performances on the Main Stem
in many seasons.
“Anna Lucasta” as is well
known, is not a play about a Negro
family, and could be performed by
actors and actresses of any race
or color. In the current produc
tion, the Negro players are allow
ed the full range of emotions,
which they prove are the exclusive
property of no one group. The
wayward Anna, her faithful mother
or her incestuous father might be
members of a family drawn from
any land or from any station of
our society. It is a human drama,
and thanks to ANT, an all-Negro
cast has been allowed to prove it
can breathe life into characters
to evoke pity and pathos as well
as it can make people laugh. It
should be noted that ANT disco\ -
ered “Anna Lucasta,” and present
ed it in Harlem at the 135th Street
Library theatre, before it was pro
duced on Broadway where it won
the distinction of being the most
important native American drama
in 20 years.
In presenting the Golden Play,
“Three Is A Family” last year,
ANT set a precedent, for in doing
so, a Negro cast stepped into the
shoes of a white cast to produce
with marvelous success a play that
had been written about a middle
class white American family.
The significant feature, which
made the event even more remark
able is that fact that the Negro
cast presented the play is the
same theatre on a night the reg
ular cast was off. The members
of the white cast saw the show,
and by their own statements, the
Negroes turned in a great perfor
mance, and in some roles the ANT
players did a much better job than
the whites.
Director Hill, perhaps, will now
know for many years the full ef
fect of his handi-work. This rangy,
bespectacled, Lincoln University
trained playwright, regards his
work with singular modesty. Asked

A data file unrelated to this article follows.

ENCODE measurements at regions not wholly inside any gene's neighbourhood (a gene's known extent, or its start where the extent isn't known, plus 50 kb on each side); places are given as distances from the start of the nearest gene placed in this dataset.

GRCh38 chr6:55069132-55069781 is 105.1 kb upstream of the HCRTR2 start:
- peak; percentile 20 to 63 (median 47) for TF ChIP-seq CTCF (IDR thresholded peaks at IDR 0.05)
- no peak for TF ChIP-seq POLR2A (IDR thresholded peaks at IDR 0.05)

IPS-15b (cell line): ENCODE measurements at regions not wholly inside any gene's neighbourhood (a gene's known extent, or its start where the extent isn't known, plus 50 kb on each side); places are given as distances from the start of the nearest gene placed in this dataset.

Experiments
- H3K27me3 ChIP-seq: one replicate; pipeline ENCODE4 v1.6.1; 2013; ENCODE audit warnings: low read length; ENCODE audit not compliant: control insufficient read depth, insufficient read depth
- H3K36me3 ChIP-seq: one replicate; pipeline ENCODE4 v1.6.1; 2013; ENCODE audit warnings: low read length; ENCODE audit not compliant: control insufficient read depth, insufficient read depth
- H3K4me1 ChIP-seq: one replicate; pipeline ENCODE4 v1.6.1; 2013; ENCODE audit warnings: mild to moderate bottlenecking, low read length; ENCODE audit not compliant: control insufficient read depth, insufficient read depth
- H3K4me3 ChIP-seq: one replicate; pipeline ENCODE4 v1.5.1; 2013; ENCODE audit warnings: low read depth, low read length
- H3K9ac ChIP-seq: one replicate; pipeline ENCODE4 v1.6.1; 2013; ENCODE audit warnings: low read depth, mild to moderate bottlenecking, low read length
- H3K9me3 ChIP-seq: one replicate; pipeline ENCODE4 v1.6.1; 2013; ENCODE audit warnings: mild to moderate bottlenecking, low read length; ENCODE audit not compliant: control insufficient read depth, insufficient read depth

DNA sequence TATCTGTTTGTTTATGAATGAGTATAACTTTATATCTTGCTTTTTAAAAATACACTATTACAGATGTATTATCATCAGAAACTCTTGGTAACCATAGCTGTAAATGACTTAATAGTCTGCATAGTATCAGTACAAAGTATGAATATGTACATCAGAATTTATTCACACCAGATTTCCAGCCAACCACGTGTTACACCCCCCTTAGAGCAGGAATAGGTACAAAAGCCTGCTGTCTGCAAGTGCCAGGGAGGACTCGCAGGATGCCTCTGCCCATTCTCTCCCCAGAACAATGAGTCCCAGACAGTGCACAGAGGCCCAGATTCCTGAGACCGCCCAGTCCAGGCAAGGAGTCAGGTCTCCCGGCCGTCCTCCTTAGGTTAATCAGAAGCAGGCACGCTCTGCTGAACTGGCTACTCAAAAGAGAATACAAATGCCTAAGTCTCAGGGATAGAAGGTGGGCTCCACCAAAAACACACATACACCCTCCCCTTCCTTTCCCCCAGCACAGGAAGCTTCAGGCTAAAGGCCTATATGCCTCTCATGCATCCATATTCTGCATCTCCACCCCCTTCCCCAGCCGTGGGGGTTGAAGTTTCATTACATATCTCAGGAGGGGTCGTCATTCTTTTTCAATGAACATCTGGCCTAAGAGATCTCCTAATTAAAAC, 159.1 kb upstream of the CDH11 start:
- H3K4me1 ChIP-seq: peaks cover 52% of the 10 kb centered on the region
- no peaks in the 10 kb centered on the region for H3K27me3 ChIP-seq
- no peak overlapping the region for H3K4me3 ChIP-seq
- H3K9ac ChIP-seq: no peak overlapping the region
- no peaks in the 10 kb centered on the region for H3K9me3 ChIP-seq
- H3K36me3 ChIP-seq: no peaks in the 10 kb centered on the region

what his personal aspirations are,
Mr. Hill smilingly admits he would
like to spend his time writing and
directing plays. Whether he even
tually emerges as an established
American playwright may be I
answered when Broadway sees his |
play “Walk Hard.” But regardless
of what happens to “Walk Hard,”
Mr. Hill has already firmly fixed
his name in the theatrical firma
ment; his contribution to the cul
tural development of his race is
solid and beyond dispute.
But for the present, Mr. Hill’s
fondest ambition is to see estab
lished in Harlem a suitable theatre
where plays, concerts, recitals and
other events may be held. To this
end, ANT has initiated a campaign
to raise three hundred thousand
dollars, the amount the sponsor
believes is necessary to accomplish [
the undertaking.
Mr. Hill sees in the development'
of such an institution in the Har
lem community, a program that j
will have salutary effect on the
cultural life of every other com
munity. He regards such an insti
tution as being capable of pro
viding a wholesome center to lure
people outside Harlem to our com
munity for some purpose other than
to secure “local color” for a mag
azine article or a book; or simply
to see just how a Negro behaves
in his “native environment,” or
out of sheer curiosity. What is
being done in New York can and
should be done in other cities.
The accomplishments of ANT
have not gone without recognition,
although for a long time its activi
ties and struggles remained un
known because of an almost total
blackout due to a lack of first class
publicity. Part of this was due
to the modesty of the group, which
preferred not to “keep too much
noise” until it “had really ar
In paying tribute to ANT, this
year the Schomburg Collection of
Negro Literature, which annually
honors 12 individuals or groups